One day, a Protestant friend and I were discussing something pertaining to Christianity when my friend made a comment akin to “Jesus said it, and I believe it.” I replied that, in that case, I was glad he had come around to the belief that unless Christ’s followers ate His body and drank His blood, they would have no life in them.
From there I explained that, as Catholics, we know that when Christ was at the Last Supper, He told His disciples there that the bread He had distributed was His body being offered for the forgiveness of sin. This is recounted in Matthew 26, Mark 14, and Luke 22. My friend indicated that his church had that too, but they only had it once a month or so as a simple remembrance of the Last Supper. He reminded me that Christ had said, “Do this in remembrance of me.”
“O.K., let’s pause here for a moment and look a bit further back.” I said that if he would look in the Gospel of John to Chapter 6, he would see that Christ’s audience had not taken this statement in stride, as they always did His allegories.
In John 6:49-50, He tells the people gathered, “Your fathers ate the manna in the wilderness, and they died. This is the bread which comes down from heaven, that a man may eat of it and not die.” He then went on to tell them that He was the real bread from Heaven, and if people ate His flesh and drank his blood, they would have eternal life. To this, the crowd protested that He could not possibly give them His flesh to eat. After all, Moses had not taught them to be cannibals, and there was only one of Him and many, many thousands of them. They found His words a “hard saying,” an insane idea. So a number of them left and went back to whatever they had been doing.
Christ must have known how the crowd would take His words, but He made no attempt to correct their impression. Nor did He offer a different explanation even to His disciples, to whom He always explained His parables and analogies (Mark 4:34), even His simple remark about the “leaven of the Pharisees and Sadducees” (Matthew 16:5-12). Nowhere in this episode does He indicate that His meaning is figurative. Instead, He confirms and repeats His “hard saying.”
My friend’s response was that Christ had said to do this in His memory, so whenever they had a communion service, they were doing what he had said. At this point I reminded him that Christ was a Jew, and the meal they were having was the Passover, which saved Israel from the plague that killed the first-born. He agreed.
I then reminded him that through narratives, meditations, prayers, etc., the Jews were remembering the Passover in such a way as to make it real, present, and current. In much the same way, when Christ said to “do this in remembrance of me,” He was telling His apostles and disciples that whenever they gathered to reflect on this night, break the bread and drink the cup, Christ would be present, and as He told people in John 6, His blood is real drink and His body is real food.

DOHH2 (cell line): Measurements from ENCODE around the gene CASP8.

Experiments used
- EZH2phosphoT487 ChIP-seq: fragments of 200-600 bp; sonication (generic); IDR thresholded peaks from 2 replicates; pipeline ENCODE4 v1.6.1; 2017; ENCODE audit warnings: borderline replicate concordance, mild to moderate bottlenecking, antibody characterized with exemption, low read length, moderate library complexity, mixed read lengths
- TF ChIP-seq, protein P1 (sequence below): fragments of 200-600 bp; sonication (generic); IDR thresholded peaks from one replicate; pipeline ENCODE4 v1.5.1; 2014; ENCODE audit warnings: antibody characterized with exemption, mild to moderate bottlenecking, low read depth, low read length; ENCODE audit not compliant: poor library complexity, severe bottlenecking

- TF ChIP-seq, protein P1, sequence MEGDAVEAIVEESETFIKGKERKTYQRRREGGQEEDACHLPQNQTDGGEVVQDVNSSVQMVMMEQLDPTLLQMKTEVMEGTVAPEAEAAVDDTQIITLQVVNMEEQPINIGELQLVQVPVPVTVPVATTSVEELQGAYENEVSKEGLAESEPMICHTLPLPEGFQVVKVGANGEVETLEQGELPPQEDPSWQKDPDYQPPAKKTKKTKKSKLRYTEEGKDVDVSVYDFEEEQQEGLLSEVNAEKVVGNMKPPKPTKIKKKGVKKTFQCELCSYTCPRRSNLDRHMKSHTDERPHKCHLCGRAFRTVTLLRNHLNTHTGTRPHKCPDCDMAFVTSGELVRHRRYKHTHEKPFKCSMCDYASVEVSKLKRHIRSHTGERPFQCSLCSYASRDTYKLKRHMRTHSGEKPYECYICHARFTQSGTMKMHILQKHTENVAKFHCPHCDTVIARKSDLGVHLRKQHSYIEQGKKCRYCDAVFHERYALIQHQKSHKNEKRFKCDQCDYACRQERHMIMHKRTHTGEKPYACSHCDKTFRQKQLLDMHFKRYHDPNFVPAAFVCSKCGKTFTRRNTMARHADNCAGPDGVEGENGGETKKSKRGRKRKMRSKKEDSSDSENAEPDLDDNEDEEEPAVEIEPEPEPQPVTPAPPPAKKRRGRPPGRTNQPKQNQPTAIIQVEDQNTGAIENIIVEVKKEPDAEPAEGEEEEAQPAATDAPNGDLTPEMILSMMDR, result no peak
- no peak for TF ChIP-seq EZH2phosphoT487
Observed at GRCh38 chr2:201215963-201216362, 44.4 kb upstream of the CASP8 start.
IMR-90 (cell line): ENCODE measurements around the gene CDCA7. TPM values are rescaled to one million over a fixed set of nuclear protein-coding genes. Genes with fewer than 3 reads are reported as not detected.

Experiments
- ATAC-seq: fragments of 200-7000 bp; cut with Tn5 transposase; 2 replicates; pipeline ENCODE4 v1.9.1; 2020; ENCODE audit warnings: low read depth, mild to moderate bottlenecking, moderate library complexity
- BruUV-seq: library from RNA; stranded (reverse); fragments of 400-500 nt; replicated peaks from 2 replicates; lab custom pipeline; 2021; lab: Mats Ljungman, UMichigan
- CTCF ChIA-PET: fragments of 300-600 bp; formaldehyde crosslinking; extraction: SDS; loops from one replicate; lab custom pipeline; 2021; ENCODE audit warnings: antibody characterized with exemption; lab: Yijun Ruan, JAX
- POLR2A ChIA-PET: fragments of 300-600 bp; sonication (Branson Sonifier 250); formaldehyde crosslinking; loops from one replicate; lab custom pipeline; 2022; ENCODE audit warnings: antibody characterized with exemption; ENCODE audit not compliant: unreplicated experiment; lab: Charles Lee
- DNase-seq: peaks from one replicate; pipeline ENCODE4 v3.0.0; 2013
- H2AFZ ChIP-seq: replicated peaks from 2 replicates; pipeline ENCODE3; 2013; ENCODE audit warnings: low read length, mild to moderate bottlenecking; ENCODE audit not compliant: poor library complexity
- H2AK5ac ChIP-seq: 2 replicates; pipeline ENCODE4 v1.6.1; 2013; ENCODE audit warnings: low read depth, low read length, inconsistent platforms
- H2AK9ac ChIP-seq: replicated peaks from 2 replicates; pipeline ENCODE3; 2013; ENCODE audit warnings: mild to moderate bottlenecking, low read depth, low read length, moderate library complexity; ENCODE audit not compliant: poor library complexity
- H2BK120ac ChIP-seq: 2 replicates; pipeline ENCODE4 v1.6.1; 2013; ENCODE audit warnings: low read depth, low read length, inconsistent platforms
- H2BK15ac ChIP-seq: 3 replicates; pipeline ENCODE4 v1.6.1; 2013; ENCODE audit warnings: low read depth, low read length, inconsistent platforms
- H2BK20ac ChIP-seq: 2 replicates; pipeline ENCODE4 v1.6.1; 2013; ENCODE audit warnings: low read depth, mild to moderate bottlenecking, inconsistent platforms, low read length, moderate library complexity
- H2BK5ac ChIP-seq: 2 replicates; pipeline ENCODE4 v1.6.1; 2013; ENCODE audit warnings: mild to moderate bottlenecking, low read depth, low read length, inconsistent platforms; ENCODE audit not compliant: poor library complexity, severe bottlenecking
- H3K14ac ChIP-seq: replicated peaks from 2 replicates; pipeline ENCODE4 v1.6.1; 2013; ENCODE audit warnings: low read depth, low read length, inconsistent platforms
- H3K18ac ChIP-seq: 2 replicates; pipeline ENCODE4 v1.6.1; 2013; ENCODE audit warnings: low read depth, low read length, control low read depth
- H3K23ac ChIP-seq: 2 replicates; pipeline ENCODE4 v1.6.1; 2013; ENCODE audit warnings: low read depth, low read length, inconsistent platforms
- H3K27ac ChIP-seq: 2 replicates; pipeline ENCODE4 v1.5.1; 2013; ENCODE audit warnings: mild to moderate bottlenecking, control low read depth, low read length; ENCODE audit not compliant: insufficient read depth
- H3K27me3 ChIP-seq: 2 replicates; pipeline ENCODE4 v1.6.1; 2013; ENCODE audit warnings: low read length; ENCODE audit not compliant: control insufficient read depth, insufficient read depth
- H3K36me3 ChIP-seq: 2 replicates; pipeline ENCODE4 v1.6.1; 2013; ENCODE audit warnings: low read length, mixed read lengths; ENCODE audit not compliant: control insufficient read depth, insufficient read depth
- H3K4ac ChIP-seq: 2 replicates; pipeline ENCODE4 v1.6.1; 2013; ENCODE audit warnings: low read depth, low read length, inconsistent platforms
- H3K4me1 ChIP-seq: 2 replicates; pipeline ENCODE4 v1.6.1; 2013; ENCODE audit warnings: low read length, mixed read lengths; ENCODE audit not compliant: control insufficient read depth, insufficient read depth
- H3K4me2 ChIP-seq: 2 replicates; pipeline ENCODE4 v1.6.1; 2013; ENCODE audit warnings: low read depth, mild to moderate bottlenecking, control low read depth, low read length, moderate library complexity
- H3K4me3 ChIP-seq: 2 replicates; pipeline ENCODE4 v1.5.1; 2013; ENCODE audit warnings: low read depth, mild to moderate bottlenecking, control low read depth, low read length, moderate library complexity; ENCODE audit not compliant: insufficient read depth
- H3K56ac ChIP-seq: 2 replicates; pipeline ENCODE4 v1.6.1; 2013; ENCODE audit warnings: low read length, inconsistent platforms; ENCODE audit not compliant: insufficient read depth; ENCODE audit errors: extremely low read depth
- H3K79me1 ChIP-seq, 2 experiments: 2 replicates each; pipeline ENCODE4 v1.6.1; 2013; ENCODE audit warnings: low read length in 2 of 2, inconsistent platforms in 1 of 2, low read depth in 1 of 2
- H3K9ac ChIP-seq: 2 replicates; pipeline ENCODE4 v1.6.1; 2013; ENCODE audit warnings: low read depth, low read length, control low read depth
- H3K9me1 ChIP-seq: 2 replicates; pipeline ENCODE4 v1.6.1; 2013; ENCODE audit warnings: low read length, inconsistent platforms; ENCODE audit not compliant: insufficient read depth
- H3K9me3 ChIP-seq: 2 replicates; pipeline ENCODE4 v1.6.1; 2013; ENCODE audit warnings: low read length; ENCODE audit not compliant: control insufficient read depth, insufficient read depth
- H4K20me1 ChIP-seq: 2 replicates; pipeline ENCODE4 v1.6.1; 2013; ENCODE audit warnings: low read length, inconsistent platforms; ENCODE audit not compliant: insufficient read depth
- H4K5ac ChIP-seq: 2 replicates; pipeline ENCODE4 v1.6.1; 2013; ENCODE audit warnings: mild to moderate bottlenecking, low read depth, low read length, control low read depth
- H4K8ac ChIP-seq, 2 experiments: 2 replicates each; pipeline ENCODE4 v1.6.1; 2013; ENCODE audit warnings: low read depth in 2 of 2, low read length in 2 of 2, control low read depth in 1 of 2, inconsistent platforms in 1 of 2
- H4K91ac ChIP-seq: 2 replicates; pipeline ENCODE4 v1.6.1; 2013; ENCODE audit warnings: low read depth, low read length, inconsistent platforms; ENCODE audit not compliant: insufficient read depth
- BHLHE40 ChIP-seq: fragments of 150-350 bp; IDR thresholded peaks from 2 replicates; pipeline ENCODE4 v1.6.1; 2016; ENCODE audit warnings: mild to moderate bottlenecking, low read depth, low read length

My friend countered that when Catholics go to Communion, they are only having a piece of bread and a bit of wine, the same as his church does. I asked him to pause for a moment and not let appearances confuse reality, and he looked at me as if I had really gone around the bend on that one.
The argument that followed does not, by itself, prove my position, but may show its rationality to those for whom that position might still seem a “hard saying.” I mentioned that for tens of thousands of years, man “knew” that the sun revolved around the earth. As far as they could tell, the sun rose in the East, traveled through the sky and set in the West. Then, a mere few hundred years ago, knowledge was turned on its head: science proved that the sun only appeared to circle the Earth, but in reality, the Earth turned on its axis and slowly revolved around the sun.
The appearance was that the Earth was the center of the universe and everything else moved around it. Likewise, the appearance at Communion is that the host is only unleavened bread and the contents of the cup are only wine. The reality, on the other hand, is that the sun and stars only appear to move around the Earth, due to its rotation, and that the host and wine are the Body and Blood of Christ. Things of all kinds can be dramatically different from how they seem.
Most of us have no direct, perceptible experience of the earth’s movement, but we believe it because we trust the scientists who know. Similarly, we have no sensory experience of Christ’s presence in the Eucharist, but we are confident of it because He told us several times, and as Christians, we have chosen to believe what He tells us.
As a final note, the logic of the Eucharist can also be demonstrated from God’s modus operandi throughout His works. What God says immediately comes to be. Go back to the Book of Genesis, to the very beginning, when all was darkness and void. God said, “Let there be light,” and so there was. All of His creation proceeded in the same way, with a simple word from Him bringing things into being. Christ worked His miracles in the same way; He spoke, and it was done: “I will; be clean” (Matthew 8:11); “The demon has left your daughter” (Mark 7:29); “Woman, you are freed from your infirmity” (Luke 13:12).
The transformation of bread and wine into Christ’s body and blood comes about by the same principle. As soon as He said, “This is my body,” the bread in His hands became His sacred body. When the priest at Mass says those words, the same thing happens by the power of Christ, that power which He gave to His apostles and they passed on to their successors.
“He said it, and I believe it.” Faith makes this a firm assurance. By His words, we can know what is true.